Throughout our lives, our bodies have to constantly replenish old cells with new ones; a cell can give rise to two new ones and the genome has to be copied and divided evenly between the two new cells every time. Our cells are also exposed to a wide variety of detrimental environmental influences, like toxins or UV rays. Inevitably, errors can arise in the genome, and while some are harmless, others can lead to uncontrolled cell growth - cancerous tumors. During cancer treatment, therapeutics take aim at tumor cells, and some target their DNA. While these treatments are meant to impact only cancerous cells, they can also cause collateral damage to healthy cells.
In new work reported in Nature Genetics, a team of researchers has assessed how six widely used cancer therapies affect the genome. Five of these treatments are chemotherapies (platinum-based drugs and capecitabine) and one is radiotherapy, which uses radiation.
"It is important to remember that chemotherapies are highly efficient for the treatment of cancer," noted the first author of the study Oriol Pich, a graduate student at the Institute for Research in Biomedicine (IRB Barcelona). "But long-term side effects have also been reported in some patients. Studying the DNA mutations that occur in cells as a result of chemotherapies is the first step towards understanding the relationship between these mutations and the long-term side effects of these treatments."
In this work, the researchers used genetic sequences obtained from metastatic tumors from about 3,500 cancer patients (provided by the Hartwig Medical Foundation in the Netherlands) and data about the treatments the patients got. Led by ICREA researcher Núria López-Bigas, head of the Biomedical Genomics Laboratory at the IRB Barcelona, the scientists were able to find patterns in the genetic mutations in the tumors, called a mutational footprint.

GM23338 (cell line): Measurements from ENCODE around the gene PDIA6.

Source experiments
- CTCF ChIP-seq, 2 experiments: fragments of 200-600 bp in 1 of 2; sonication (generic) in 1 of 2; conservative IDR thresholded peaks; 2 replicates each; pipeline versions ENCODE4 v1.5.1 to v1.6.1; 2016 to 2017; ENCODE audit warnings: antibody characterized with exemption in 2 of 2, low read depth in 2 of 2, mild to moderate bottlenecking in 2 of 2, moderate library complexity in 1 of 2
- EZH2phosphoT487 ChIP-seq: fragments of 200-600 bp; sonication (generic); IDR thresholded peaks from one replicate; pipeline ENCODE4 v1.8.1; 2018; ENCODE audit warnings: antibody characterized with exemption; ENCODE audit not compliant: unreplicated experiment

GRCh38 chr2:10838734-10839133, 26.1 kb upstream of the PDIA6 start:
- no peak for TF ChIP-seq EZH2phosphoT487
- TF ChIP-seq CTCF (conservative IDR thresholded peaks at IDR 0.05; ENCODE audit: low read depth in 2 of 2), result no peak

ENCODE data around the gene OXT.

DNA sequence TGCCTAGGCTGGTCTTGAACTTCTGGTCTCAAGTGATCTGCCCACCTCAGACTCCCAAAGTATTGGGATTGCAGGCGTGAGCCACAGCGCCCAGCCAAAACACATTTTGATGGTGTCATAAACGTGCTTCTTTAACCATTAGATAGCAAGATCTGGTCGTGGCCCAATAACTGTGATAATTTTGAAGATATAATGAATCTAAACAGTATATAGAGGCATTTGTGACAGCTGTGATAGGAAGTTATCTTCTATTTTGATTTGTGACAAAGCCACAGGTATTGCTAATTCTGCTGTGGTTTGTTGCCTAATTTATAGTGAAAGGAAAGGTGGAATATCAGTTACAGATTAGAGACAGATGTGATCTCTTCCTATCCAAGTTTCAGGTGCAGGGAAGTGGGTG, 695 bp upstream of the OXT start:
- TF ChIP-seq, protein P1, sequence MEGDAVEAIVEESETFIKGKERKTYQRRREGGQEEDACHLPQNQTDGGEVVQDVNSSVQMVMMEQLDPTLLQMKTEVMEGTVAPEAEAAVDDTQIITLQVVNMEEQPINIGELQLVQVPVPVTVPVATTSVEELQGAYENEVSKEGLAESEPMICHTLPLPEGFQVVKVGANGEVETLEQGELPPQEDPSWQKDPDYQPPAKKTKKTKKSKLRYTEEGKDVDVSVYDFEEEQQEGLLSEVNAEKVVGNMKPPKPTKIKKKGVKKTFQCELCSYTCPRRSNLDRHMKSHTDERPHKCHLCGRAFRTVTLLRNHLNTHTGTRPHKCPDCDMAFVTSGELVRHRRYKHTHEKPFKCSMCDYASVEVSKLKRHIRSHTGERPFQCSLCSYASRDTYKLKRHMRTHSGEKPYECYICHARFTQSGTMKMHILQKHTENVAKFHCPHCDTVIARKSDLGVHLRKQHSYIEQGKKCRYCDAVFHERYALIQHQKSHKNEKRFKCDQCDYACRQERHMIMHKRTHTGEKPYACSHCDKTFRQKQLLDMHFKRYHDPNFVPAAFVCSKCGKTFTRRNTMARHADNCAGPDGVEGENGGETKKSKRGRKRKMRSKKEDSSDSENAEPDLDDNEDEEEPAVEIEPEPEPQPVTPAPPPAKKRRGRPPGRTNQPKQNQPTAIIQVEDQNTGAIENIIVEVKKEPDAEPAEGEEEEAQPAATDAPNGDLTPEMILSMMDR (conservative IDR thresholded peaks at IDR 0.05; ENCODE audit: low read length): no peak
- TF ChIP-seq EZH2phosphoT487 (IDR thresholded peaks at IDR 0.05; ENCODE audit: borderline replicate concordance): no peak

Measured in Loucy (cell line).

"Once this footprint has been identified, we can quantify the DNA mutations that have been caused by each kind of chemotherapy, as well as those caused by treatment combinations," explained López-Bigas. "We have compared these numbers with the genetic alterations caused by natural endogenous processes. We have calculated that, during treatment, some of these chemotherapies cause DNA mutations at a rate that is between 100 and 1000 times faster than what normally occurs in a cell."
Now that the researchers know more about the impact of these treatments, they can be applied optimally. "The aim is to maximize the beneficial effects of chemotherapies by destroying tumor cells while minimizing the number of mutations caused in the healthy cells of the patients. This would be achieved through a careful combination of dose and treatment duration," said López-Bigas.
The researchers acknowledged some caveats in the study, including the accumulation of mutations in healthy tissues, and suggested that different tissues would be more susceptible than others, and risk can vary between individuals. Further studies that also sample healthy tissues will reveal more about how chemotherapy can damage healthy cells.